Your Questions Answered: What is Ayurveda?

BY BALANCE EDITORIAL TEAM | TEGAN HEDLEY | IN PARTNERSHIP WITH PUKKA
May 17, 2019
Your Questions Answered: What is Ayurveda?
An ancient Indian medicinal concept, Ayurveda is increasingly gaining precedence in mainstream wellness world.

We asked Jo Webber, Head of Herbal Education at Pukka, to elaborate on what exactly Ayurveda is, how it works and the benefits it brings.

 
Let’s get straight to the point – what is Ayurveda?
 
Ayurveda is otherwise known as ‘the science of life’ (Ayur = life, Veda = science or knowledge). It teaches us how to live a healthy, wholesome and more fulfilled life by balancing your mind, body and spirit, and takes a holistic approach to medicine.
 
The values and vision of Ayurveda are at the heart of Pukka; Ayurveda is all about sustainable health as well as helping us fulfil our potential and that’s what Pukka is all about.


 
Doshas are central to Ayurveda, but what exactly are they?
 
Although we are all beautifully unique, and there are as many different constitutions as there are people, Ayurveda divides us into three main constitutional types; vata, pitta and kapha, otherwise known as doshas.
 
The doshas are qualities that influence all of the body’s functions, from biological processes to thoughts and feelings. We all contain vata, pitta and kapha but it is their combination that makes us who we are.
 
Doshas, although present from birth, are not fixed – they can change according to what foods we eat, how late we go to bed, how stressed we are, whether the weather is hot or cold etc.

 
What are the benefits of Ayurveda?
 
Ayurveda is complete as a medical system because it not only looks at the treatment of diseases but at health in all aspects; mental balance, physical health, social welfare, relationships, diet, daily living trends and more.
 
It teaches respect for nature and appreciation of life by showing us how we can empower ourselves as individuals.

 
Can Ayurvedic living help with managing stress?
 
Yes, absolutely. Ayurveda helps us to reflect, achieve balance and lead more conscious lives amidst a busy, technology-led world. This is increasingly helpful to aid us in processing the pressures of modern-day living, which can leave us feeling stressed, anxious, tired and run down. 
 
Adaptogens - herbs that help the body adapt - are used widely in Ayurveda. Adaptogenic herbs, such as ashwagandha and turmeric, nourish the adrenal glands and central nervous system. They are traditionally used to relieve stress and anxiety, and by moderating the release of stress hormones within the body, they can help us to adapt to emotional and physical stressors.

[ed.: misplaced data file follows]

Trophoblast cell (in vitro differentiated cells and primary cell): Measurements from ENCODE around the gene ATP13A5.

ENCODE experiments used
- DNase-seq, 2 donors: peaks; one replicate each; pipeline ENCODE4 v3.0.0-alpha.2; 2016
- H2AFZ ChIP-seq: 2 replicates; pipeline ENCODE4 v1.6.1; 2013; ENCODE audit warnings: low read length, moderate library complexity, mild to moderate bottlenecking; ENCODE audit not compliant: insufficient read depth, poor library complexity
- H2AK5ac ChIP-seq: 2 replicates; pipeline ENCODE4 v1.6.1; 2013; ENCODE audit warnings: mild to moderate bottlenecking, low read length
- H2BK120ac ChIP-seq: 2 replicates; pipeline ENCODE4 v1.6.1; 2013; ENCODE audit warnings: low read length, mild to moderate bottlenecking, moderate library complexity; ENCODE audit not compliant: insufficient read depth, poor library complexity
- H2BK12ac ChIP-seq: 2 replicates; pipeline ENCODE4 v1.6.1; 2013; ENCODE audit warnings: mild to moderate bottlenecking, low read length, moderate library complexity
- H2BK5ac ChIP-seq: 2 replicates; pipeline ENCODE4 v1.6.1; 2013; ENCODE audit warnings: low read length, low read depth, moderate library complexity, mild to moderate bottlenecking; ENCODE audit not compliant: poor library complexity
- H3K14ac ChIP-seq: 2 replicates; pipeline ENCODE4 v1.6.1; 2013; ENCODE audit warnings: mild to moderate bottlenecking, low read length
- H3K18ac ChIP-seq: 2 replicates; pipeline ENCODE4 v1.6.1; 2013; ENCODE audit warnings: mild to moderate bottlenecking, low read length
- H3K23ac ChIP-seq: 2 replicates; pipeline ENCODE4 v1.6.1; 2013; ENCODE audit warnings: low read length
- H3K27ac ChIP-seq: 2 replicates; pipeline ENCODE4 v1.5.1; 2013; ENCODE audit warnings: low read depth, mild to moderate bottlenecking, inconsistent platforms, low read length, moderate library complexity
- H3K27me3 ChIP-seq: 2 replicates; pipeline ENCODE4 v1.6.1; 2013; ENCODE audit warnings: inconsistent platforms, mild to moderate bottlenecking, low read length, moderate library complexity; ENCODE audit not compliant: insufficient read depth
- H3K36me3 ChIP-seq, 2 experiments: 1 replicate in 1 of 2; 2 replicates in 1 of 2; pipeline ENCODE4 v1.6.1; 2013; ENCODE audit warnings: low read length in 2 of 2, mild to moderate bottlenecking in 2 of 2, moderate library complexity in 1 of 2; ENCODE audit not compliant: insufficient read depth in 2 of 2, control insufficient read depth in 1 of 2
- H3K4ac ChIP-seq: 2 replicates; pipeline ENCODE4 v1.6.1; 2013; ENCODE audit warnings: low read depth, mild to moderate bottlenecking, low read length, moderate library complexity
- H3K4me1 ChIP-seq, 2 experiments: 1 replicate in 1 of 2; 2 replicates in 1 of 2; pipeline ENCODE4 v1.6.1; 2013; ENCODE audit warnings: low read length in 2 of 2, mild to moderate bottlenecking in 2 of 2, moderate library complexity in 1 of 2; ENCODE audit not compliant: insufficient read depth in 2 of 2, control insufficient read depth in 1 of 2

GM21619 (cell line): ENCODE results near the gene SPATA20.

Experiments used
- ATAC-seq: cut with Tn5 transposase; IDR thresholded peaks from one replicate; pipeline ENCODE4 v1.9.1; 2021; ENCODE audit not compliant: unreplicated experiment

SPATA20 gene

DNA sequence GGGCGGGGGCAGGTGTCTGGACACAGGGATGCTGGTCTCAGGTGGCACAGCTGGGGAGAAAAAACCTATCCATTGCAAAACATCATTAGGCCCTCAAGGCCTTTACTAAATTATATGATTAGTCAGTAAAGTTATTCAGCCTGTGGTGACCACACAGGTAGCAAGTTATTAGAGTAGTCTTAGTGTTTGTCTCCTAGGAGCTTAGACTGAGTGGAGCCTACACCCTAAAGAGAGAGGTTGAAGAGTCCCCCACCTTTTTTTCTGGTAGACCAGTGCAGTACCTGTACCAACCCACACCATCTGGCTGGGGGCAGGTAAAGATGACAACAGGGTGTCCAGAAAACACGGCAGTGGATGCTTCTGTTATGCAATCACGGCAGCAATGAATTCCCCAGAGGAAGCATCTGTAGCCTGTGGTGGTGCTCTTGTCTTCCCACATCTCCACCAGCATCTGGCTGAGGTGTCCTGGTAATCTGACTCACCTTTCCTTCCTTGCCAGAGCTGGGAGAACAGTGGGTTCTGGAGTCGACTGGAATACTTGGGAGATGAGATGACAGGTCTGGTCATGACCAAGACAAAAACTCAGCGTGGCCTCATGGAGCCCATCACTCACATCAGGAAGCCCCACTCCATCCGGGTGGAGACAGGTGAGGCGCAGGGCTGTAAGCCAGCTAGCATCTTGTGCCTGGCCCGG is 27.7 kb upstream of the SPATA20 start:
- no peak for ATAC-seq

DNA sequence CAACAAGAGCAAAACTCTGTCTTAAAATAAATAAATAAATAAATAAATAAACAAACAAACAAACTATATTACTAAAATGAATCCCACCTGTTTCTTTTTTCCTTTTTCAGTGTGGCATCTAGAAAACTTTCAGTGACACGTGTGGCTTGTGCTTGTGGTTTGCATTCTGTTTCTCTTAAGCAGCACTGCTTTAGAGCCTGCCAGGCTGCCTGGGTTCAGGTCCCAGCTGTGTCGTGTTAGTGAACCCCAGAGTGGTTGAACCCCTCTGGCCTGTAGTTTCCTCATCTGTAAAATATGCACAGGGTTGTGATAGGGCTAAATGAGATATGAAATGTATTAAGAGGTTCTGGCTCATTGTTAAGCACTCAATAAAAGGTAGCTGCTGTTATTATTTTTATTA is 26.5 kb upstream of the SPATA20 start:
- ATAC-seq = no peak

What does Ayurvedic eating look like?
 
Ayurveda considers good digestion to be at the heart of good health. Knowing your dosha will help you to discover the right foods and times to eat for your mind/body type.

In Ayurveda, there are five digestive spices, which have been used for thousands of years with incredible success. There are also some commonly available herbs which help balance the doshas and support digestion. Most of these are triodoshic, making them especially useful as they are good for all doshas.

Chewing a handful of cumin, fennel, cardamom and coriander seeds after a meal is still a common practice in India - these spices work gently but powerfully to help enhance your own digestive abilities.

 
Where does exercise fit in?
 
As we know, there are three different body types or constitutions known as ‘dosha’: Kapha, Pitta and Vata. Each dosha will have certain characteristics and body types, with certain forms of exercise most suited to each dosha:

Kapha types really benefit from getting a sweat on. They are able to sustain longer periods of metabolic activity as they have excellent stamina. They might find exercises such as swimming, trampolining, skipping or hula-hooping fun.

Pitta types are the natural athletes and are often found challenging themselves and pushing themselves to the limit. But they can get bored easily, and so benefit from fun and creative exercise.

Vata types often have slim and delicate body frames, and so benefit from strengthening and balancing exercises such as yoga or brisk walking.

As well as physical exercise, it's also important for all dosha types to consider recovery too. Prolonged pressure and strain on the muscles, joints and skeletal system can result in inflammation, pain and swelling, negatively impacting upon mobility and capability. This is where herbs can really help - Pukka’s
Turmeric Active tea is a great support for everyday mobility and flexibility.
 

Visit Pukka’s website to find out what your dosha is and how best to live in harmony with your unique body type.

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